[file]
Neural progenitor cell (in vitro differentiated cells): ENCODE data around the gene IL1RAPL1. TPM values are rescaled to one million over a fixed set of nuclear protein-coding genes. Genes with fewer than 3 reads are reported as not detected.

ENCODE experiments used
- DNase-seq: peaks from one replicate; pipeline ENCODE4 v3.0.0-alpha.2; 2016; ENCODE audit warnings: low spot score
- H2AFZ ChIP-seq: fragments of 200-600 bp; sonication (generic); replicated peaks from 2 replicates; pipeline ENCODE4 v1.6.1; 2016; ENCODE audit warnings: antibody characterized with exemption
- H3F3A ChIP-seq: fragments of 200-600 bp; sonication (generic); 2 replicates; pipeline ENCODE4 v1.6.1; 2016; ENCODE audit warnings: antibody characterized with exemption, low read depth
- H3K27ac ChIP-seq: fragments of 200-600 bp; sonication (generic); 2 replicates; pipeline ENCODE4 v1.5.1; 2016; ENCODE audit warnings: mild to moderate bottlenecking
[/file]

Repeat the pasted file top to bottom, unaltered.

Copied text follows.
Neural progenitor cell (in vitro differentiated cells): ENCODE data around the gene IL1RAPL1. TPM values are rescaled to one million over a fixed set of nuclear protein-coding genes. Genes with fewer than 3 reads are reported as not detected.

ENCODE experiments used
- DNase-seq: peaks from one replicate; pipeline ENCODE4 v3.0.0-alpha.2; 2016; ENCODE audit warnings: low spot score
- H2AFZ ChIP-seq: fragments of 200-600 bp; sonication (generic); replicated peaks from 2 replicates; pipeline ENCODE4 v1.6.1; 2016; ENCODE audit warnings: antibody characterized with exemption
- H3F3A ChIP-seq: fragments of 200-600 bp; sonication (generic); 2 replicates; pipeline ENCODE4 v1.6.1; 2016; ENCODE audit warnings: antibody characterized with exemption, low read depth
- H3K27ac ChIP-seq: fragments of 200-600 bp; sonication (generic); 2 replicates; pipeline ENCODE4 v1.5.1; 2016; ENCODE audit warnings: mild to moderate bottlenecking